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Heavy fallout from 'back-channelling'

Publication Date : 26-09-2012


The controversy over the clandestine intervention of Antonio Trillanes, a junior senator, as a mediator in our dispute with China on territories in the West Philippine Sea is far from being a spent force. It is intensifying in velocity, and the fallout is heavy.

It is damaging to both Senate President Juan Ponce Enrile and Trillanes, who are at the centre of the storm raging over the latter’s so-called “back-channelling” mission to “ease tensions” with China as President Aquino’s “special envoy” in cloak-and-dagger talks with the Chinese. Fortunately, in the interest of conducting talks properly in normal diplomatic channels, Trillanes has not yet been designated as “envoy plenipotentiary and extraordinary” of the Repulic accredited to Beijing.

The secrecy of Trillanes’ entry into the realm of diplomacy via the back door in an open, democratic society has generated heated issues over his competence and legitimacy to undertake such a delicate mission involving national security. In the Senate, the political home base of both Enrile and Trillanes, the air is heavy with accusations of “treason” (according to Enrile) on the part of Trillanes and in his alleged pushing the Chinese line in the dispute with the Philippines over the Spratlys and Scarbourough Shoal, and charges of security breach on the part of Enrile for revealing confidential, or even classified, diplomatic documents, when he read into the Senate records notes taken by Philippine Ambassador to Beijing Sonia Brady.

The notes reported on Trillanes’ activities related to his secret mission in Beijing, bypassing, in the process, the channels of the Department of Foreign Affairs, the official interlocutor of Philippine foreign policy.

The conflict in the Senate between Enrile and Trillanes has caught fire with the intervention of a heavyweight senator, Miriam Defensor-Santiago, who said Enrile might have compromised state secrets when he disclosed notes said to have been written by Brady after an encounter with Trillanes two weeks ago.

Santiago said an ambassador’s reports “are always highly confidential and are meant only for the eyes of the secretary of foreign affairs.”

Whether or not Enrile revealed classified state secrets, much has already been spilled during the exchange between him and Trillanes that may have given the Chinese aid and comfort. What was said on the Senate floor is spilled milk that can no longer be put back into the bottle. At the very least, the disclosures in the Senate have given the Chinese, the international community, as well as our own people, a clear idea of how we conduct our foreign policy or how discordant we are on the territorial dispute with China.

It is clear, especially to the Chinese, that the Philippines’ entire political establishment, including the administration and the Senate, is not speaking in one voice. There is no single authoritative voice on policy on the territorial dispute with China. This cacophony of points of view from official institutional sources (the Palace, the Senate, the DFA) is sending mixed messages to the Chinese, and revealing weaknesses in our negotiating positions (thanks to our suicidal tendencies), and they are taking advantage of these.

There are one too many channels for negotiations—a direct line from the President, through special envoys such as Trillanes, who comes from the Senate, and the normal institutional channel, the DFA, which has been undermined by Trillanes’ mission that considers itself beyond the control of the secretary of foreign affairs. This setup is confusing to our adversary and even to our institutional diplomats,who feel undercut by it.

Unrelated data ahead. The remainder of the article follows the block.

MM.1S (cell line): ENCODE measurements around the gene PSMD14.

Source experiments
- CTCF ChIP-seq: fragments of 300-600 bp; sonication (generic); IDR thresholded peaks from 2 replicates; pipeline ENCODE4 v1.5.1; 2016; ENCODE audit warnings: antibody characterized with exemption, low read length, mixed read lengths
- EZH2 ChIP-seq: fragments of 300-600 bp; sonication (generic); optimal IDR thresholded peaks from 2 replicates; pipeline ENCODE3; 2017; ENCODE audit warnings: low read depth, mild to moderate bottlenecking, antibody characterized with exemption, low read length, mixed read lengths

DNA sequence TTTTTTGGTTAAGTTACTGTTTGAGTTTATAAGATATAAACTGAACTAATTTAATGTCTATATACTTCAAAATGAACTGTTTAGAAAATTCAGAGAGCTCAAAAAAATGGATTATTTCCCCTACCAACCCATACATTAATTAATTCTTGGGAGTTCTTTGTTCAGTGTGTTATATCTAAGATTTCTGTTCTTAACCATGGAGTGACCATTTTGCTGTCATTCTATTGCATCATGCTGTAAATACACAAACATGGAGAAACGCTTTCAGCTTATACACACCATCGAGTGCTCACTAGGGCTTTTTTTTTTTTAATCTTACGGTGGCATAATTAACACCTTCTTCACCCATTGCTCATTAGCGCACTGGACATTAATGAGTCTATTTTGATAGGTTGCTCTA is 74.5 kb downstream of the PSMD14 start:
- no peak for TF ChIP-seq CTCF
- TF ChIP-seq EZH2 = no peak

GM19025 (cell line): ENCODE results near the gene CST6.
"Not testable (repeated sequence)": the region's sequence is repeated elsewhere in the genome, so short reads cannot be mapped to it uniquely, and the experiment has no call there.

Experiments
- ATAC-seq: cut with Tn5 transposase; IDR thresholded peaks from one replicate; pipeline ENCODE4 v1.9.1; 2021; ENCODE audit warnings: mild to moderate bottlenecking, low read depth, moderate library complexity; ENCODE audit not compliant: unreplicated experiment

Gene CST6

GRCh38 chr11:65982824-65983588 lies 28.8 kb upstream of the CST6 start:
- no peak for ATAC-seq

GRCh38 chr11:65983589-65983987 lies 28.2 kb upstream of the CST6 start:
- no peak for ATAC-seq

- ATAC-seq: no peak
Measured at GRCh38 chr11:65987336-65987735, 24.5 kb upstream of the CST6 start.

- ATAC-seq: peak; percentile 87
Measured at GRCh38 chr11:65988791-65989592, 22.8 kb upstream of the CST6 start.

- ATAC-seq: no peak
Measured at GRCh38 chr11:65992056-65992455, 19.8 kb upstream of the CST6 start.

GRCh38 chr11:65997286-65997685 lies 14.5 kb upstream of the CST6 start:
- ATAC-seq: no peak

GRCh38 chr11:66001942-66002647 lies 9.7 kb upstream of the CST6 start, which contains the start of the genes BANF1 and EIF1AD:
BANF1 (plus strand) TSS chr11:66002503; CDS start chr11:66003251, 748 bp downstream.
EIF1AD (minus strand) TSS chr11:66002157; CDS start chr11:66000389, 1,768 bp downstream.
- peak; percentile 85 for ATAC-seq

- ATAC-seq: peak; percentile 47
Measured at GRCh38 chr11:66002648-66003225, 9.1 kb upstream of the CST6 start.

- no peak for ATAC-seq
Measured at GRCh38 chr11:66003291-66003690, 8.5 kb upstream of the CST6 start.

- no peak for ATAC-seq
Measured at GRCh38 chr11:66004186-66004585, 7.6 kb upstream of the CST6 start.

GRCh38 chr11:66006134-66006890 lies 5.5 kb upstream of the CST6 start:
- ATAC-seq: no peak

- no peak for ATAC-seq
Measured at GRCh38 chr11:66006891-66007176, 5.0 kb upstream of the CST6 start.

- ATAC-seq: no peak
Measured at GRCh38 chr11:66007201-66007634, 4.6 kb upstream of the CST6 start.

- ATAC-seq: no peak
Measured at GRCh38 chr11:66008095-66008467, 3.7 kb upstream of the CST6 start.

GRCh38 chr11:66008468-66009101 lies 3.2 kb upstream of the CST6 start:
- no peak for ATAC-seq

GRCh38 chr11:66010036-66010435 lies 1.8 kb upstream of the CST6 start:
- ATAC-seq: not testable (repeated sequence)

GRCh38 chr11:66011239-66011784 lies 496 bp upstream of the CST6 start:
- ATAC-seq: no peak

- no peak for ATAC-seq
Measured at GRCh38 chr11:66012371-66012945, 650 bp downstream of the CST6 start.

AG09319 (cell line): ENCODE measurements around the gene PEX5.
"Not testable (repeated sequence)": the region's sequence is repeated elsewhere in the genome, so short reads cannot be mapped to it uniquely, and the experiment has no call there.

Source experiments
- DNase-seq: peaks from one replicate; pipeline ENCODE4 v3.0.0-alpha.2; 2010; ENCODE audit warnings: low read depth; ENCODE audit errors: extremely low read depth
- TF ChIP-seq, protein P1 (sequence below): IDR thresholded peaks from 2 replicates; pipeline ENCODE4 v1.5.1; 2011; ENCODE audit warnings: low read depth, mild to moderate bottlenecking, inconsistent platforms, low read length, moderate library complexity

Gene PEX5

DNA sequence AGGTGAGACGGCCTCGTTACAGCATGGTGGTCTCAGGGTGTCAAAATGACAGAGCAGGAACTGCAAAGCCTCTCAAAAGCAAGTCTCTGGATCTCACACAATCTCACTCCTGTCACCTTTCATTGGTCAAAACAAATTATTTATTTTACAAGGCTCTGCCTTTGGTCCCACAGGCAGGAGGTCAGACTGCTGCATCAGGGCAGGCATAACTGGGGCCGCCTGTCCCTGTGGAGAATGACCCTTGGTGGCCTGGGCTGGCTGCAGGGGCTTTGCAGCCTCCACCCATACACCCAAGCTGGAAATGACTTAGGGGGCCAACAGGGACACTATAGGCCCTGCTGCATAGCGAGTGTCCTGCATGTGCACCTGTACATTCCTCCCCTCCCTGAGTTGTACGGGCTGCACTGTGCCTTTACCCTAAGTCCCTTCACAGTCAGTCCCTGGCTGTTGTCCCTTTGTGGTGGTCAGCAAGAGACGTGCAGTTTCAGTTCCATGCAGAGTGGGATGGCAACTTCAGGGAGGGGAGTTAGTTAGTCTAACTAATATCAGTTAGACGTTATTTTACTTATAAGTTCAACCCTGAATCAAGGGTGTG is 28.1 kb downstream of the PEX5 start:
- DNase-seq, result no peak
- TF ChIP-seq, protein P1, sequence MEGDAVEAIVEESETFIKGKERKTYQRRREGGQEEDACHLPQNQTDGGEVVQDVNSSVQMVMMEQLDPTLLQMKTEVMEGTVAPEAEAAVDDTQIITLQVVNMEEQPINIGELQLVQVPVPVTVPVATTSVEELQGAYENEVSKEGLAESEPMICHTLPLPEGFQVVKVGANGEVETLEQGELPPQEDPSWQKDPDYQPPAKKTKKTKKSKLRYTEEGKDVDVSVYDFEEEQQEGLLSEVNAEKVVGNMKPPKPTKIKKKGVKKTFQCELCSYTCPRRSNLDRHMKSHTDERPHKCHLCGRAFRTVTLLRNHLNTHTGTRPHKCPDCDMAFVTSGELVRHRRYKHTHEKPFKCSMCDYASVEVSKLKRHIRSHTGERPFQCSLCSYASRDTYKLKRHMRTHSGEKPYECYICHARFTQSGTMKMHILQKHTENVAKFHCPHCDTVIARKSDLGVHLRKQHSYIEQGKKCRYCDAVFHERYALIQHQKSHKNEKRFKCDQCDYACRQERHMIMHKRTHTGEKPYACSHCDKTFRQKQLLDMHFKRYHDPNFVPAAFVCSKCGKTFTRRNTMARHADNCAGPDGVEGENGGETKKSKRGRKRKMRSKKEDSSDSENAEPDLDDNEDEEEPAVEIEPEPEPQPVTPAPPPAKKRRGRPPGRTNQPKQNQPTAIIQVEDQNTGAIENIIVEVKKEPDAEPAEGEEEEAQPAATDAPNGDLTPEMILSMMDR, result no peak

This multilayered method of conducting delicate and sensitive negotiations over territorial claims and sovereignty has called into question the maturity of judgement and competence of the president, who is conceded to be the ultimate fountain of foreign policy, in giving directions on external affairs involving war or peace. The fact alone that the president has appointed Trillanes special envoy to China, without consulting his foreign affairs secretary, Albert del Rosario, a veteran diplomat who was once our ambassador to the United States, compels inquiry into how and why a neophyte in the Senate and a failed coup maker (recall the infamous Oakwood hotel/apartments mutiny) was picked to conduct negotiations with the Chinese.

It is lamentable that the face-off between Enrile and Trillanes over the Brady notes has degenerated into a circus and a hubristic clash of bloated egos. It is of small importance to me who is a more accomplished parliamentary performer to entertain the cackling public gallery on the gladiatorial arena of the Senate. Who came off with a bloody head in this encounter is an issue that trivialises the much bigger issue of standing up to Chinese incursions on disputed territories in the West Philippine Sea. The Senate imbroglio over the Brady notes and clash over the gerrymandering in Camarines Sur are provincial concerns and are irrelevant to the China back-channelling issue.

What is causing more concern is the diplomatic fiasco stemming from the surreptitious backdoor approach in the Trillanes diplomatic mission. From evidence already given to the Senate, there are strong indications that Trillanes sought the back-channelling initiative—and the president approved. There are many questions that have to be answered, one of which being: Are national interests being sold down the river through secret back-room diplomacy? This issue is very much alive.


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